Vance -- Lt Col Leon R Vance Jr

Medal of Honor recipient, WWII

Medal of Honor recipient, WWII

 

Leon Vance went to high school in his hometown and graduated from the U.S. Military Academy in June 1939. He was in the Infantry briefly but took flying training at Tulsa, Okla., and Randolph and Kelly Fields, Texas, getting his wings in June 1940.

He was assigned at Randolph as a flying instructor and promoted to first lieutenant in September 1940. In February 1941, he went to Goodfellow Field at San Angelo, Texas, as a squadron commander. In April 1942, he was promoted to captain and in July advanced to major. That December, he went to Strother Field, Kan., as Director of Flying for nine months. Colonel Vance next attended four-engine transition training at Fort Worth, Texas.

In September 1943, he was promoted to lieutenant colonel and assigned to Wendover Field, Utah as Deputy commander of the 489th Bomb Group, which he helped train and take to Europe in April 1944. On his second mission, while leading his bomb group against the enemy, on June 5, Colonel Vance was severely wounded in action over Wimereaux, France, suffering a traumatic amputation of the right foot from enemy aircraft fire.

For conspicuous gallantry on that mission he was awarded the Medal of Honor. The citation, in part, describes what happened "...Approaching the target his aircraft was hit repeatedly by antiaircraft fire which seriously crippled the ship, killed the pilot, and wounded several members of the crew including Col. Vance, whose right foot was practically severed. Despite his injury, and with three engines lost to the flak, he led his formation over the target, bombing it successfully. After applying a tourniquet to his leg, he realized the ship was approaching a stall altitude with the one remaining engine failing. He struggled to a semi-upright position beside the copilot and took over the controls. Cutting the power and feathering the last engine, he put the aircraft in a glide sufficiently steep to maintain his airspeed. Gradually losing altitude he at last reached the English coast and ordered all members of the crew to bail out, knowing they would make land safely. But he received a message over the interphone system which led him to believe that one of the crew members was unable to jump because of injuries; so he made the decision to ditch the ship in the channel thereby giving this man a chance for life. He made a successful ditching while lying on the floor using only aileron and elevators for control and the side window of the cockpit for sight. On coming to rest in the water, the aircraft commenced to sink rapidly with Colonel Vance pinned in the cockpit by the upper turret which had crashed in during the landing. As it was settling beneath the waves an explosion occurred which threw Colonel Vance clear of the wreckage. After clinging to a piece of floating wreckage until he could muster sufficient strength to inflate his life vest he began a search for the crew member whom he believed to be aboard. Failing to find anyone, he began swimming and was found approximately 50 minutes later by an air sea rescue craft."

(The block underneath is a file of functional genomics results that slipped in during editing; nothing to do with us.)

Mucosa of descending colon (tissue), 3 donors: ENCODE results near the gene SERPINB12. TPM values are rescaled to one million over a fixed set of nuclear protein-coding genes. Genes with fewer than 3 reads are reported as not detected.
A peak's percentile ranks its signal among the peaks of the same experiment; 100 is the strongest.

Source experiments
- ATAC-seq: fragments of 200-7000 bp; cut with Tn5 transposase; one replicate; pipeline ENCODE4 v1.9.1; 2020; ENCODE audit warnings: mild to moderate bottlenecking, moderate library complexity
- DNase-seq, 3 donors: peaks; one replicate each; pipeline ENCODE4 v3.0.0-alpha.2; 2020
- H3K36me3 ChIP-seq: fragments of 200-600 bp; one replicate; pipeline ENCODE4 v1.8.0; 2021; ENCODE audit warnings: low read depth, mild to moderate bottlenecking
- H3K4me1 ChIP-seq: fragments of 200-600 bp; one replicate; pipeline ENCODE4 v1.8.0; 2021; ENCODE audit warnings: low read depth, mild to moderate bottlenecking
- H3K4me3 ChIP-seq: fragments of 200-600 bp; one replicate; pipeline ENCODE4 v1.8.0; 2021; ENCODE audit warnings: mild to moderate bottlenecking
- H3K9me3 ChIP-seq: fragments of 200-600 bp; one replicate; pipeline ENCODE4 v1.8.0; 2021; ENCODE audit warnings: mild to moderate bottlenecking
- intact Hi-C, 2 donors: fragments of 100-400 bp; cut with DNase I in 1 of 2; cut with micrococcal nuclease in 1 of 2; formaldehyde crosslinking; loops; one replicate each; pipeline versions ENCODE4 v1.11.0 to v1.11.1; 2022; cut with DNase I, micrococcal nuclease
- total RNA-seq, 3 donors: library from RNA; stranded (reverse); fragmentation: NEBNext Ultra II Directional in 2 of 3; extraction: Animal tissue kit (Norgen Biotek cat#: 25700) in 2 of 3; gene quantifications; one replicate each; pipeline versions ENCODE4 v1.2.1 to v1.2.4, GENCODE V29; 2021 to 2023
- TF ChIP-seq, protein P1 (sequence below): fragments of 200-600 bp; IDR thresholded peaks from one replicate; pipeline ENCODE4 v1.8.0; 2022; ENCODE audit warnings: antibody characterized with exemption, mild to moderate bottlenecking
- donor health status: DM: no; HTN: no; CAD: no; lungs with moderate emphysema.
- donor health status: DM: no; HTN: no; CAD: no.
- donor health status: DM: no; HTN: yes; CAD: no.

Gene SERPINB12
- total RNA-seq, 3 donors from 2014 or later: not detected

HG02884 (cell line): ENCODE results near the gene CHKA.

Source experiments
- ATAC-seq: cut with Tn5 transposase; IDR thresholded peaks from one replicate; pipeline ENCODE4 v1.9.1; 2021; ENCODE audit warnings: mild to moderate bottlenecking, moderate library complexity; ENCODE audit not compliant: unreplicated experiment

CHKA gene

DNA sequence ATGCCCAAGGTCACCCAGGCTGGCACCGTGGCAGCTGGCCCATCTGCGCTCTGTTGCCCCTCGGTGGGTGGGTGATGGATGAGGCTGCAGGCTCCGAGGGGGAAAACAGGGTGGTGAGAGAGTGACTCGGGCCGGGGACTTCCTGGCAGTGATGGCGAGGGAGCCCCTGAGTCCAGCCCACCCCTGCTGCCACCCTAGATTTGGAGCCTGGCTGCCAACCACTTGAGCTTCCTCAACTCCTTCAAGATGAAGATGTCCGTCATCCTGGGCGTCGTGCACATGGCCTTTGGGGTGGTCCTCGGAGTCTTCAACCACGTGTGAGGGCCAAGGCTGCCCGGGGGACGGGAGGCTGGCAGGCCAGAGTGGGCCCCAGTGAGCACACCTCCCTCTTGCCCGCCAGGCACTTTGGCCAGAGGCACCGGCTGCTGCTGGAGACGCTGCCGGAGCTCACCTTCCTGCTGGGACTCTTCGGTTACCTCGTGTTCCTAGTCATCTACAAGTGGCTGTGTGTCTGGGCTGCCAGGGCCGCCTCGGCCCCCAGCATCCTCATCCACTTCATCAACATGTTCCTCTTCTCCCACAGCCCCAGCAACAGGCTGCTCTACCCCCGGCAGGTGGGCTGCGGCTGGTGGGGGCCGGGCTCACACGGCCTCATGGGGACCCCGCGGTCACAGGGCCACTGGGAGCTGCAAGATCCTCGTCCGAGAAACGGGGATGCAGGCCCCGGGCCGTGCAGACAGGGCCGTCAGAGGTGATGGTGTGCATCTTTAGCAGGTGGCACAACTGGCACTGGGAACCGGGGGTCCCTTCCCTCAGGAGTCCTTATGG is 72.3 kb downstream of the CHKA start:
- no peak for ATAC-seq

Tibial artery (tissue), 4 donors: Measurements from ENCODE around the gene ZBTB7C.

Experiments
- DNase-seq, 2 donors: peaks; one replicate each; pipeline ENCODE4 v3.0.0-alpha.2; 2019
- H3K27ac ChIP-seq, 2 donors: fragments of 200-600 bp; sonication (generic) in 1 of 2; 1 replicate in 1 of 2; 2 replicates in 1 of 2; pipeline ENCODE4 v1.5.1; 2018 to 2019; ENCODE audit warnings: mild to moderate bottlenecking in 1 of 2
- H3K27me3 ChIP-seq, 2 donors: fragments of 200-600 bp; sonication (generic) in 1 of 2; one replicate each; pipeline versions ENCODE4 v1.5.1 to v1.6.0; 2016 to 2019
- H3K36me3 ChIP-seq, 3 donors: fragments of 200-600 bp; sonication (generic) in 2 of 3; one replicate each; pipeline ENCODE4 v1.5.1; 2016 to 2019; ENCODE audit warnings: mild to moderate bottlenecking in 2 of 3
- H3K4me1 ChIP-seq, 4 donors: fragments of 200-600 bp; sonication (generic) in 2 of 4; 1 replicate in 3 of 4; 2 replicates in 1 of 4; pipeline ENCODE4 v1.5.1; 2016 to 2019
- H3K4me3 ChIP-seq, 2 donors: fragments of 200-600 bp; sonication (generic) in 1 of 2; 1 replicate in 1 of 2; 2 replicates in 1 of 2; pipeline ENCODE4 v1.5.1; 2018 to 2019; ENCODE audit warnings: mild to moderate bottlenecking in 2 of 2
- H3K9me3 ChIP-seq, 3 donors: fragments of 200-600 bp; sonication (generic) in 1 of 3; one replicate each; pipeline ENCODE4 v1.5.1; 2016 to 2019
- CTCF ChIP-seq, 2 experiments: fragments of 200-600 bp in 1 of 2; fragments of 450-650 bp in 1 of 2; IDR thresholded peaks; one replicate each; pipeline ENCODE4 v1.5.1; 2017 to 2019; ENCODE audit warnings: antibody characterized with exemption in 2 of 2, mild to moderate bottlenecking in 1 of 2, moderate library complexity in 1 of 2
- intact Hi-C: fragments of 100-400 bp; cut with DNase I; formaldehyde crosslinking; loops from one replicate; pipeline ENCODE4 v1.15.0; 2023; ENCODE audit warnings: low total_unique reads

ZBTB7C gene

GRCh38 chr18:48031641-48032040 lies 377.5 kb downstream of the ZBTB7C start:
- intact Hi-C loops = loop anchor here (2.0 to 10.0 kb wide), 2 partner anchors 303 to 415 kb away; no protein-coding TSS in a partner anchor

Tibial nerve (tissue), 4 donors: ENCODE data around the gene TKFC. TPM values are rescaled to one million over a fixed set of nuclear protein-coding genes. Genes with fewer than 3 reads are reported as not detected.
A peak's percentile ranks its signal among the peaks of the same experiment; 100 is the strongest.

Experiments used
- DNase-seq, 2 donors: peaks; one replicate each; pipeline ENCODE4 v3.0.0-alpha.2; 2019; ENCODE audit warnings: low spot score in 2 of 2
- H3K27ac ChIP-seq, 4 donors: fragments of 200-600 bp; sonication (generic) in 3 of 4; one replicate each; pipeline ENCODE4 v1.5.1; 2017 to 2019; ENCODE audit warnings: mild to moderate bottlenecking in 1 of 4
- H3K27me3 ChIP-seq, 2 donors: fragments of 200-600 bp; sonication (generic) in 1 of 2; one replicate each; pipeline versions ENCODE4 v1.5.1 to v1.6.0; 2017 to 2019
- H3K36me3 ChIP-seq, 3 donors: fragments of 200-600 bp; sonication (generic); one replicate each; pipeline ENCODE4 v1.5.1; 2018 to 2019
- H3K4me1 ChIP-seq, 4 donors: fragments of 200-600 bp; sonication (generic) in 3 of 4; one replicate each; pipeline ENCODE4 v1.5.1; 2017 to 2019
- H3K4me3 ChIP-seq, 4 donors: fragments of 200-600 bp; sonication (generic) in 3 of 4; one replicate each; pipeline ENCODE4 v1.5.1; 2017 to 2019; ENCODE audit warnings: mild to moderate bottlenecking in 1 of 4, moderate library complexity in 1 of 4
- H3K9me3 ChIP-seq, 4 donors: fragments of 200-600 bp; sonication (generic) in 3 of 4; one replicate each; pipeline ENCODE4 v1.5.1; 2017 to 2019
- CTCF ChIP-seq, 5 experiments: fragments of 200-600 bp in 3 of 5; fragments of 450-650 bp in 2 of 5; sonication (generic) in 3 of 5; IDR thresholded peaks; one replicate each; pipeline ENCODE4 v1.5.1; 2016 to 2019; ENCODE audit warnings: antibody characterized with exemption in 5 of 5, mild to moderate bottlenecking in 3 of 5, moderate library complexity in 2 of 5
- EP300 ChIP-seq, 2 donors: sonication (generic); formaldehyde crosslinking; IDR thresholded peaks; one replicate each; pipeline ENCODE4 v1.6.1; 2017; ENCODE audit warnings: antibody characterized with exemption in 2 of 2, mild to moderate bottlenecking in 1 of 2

While being evacuated to the United States, the aircraft on which Colonel Vance was a passenger went down somewhere between Iceland and Newfoundland on July 26, 1944, and no trace of it was ever found. On July 7, 1949, Enid Army Air Base, Okla. was redesignated Vance AFB in his honor.

See the
full citation at the Congressional Medal of Honor Socitety website.